The Identity Project addresses a question I asked the other day after reading DHS’s reminder on REAL ID.
We’ve been trying for years to find out what the real story is with respect to ID requirements for travel by train, especially on Amtrak.
Amtrak and Greyhound ID policies and practices are of paramount importance to the mobility of undocumented people and people who, whether or not they are eligible for or have chosen to obtain government-issued ID credentials, don’t want to show their papers to government agents as a condition of exercising their right to freedom of movement.
Amtrak and Greyhound policies and practices will become even more important if the government and/or airlines further restrict air travel by people who don’t have, or don’t show, ID credentials that comply with the REAL-ID Act.
The latest responses to our requests for Federal and state public records reveal more about passenger railroad policies and practices, but still don’t give a clear answer.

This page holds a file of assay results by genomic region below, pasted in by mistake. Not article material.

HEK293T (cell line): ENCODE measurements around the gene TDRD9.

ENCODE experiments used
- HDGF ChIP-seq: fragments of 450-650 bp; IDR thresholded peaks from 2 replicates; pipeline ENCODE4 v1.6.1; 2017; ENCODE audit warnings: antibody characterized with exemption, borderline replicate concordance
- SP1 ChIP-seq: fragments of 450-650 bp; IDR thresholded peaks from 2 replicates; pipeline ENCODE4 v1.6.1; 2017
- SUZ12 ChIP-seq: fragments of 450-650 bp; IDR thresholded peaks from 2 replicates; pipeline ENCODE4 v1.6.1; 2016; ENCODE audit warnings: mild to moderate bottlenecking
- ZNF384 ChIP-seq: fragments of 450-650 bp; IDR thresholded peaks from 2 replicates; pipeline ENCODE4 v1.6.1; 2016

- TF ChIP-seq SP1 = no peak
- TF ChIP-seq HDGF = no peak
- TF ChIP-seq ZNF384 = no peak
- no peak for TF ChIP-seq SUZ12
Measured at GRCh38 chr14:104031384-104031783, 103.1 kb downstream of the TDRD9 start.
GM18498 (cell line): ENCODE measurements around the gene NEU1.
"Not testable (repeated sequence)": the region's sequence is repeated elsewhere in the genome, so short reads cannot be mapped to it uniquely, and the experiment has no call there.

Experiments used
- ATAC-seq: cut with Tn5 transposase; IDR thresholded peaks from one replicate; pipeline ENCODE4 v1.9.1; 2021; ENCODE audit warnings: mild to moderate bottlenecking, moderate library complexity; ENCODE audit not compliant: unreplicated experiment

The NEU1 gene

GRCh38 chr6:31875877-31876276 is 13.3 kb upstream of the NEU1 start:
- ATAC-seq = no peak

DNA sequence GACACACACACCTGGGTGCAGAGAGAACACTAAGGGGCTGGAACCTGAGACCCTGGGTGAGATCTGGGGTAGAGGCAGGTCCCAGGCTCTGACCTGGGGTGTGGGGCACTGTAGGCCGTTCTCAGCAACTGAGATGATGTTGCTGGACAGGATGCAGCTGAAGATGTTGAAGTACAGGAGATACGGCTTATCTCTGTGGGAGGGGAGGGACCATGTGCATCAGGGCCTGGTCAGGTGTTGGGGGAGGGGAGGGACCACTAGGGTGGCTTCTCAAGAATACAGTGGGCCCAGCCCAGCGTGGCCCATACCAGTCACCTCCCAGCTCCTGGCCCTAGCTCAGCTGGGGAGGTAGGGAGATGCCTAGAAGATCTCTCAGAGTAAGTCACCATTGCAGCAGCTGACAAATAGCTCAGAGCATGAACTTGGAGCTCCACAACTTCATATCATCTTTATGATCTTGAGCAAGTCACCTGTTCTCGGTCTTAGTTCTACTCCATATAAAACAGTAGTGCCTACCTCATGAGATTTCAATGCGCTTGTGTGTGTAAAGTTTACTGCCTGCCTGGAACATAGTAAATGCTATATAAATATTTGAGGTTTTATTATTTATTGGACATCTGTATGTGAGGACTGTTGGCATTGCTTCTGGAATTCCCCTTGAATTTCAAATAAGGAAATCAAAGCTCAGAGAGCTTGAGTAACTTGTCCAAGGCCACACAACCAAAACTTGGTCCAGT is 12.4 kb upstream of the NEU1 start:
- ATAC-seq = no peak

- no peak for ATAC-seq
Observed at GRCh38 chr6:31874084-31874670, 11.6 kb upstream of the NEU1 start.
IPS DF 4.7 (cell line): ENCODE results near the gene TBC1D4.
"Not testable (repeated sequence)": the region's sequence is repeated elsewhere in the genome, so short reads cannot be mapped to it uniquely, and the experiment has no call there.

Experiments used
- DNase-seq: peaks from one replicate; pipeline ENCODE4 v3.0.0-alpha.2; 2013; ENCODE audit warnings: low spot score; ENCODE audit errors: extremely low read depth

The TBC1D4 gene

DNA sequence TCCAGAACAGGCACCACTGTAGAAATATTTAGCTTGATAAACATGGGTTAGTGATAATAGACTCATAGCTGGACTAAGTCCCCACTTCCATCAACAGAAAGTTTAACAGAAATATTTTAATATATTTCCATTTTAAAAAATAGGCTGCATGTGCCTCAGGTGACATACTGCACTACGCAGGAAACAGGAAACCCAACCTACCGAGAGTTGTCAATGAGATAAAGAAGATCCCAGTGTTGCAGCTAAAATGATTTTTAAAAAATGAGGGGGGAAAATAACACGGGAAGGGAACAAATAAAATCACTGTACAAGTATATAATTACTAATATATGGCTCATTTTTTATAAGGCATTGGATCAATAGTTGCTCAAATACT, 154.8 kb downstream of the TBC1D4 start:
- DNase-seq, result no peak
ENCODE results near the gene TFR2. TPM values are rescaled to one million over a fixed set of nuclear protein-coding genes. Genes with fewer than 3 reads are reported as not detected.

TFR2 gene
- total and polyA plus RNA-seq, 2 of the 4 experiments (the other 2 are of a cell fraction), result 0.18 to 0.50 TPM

Read more on Papers, Please!
If the government can demand REAL ID or passport-level identity proof for travel domestically by plane, why can’t they demand it for domestic travel on buses, trains, and even ride-shares? I’m not saying they should, but why should air travel be different on that than land or sea traffic? If I get on the Cross Island Ferry, can I be asked to show REAL ID?
We need clear answers, but more importantly, we need the right laws and standards. Demanding proof of identity for domestic travel seems …. wrong. Totally wrong. So why don’t we start by knocking that off, and take things from there.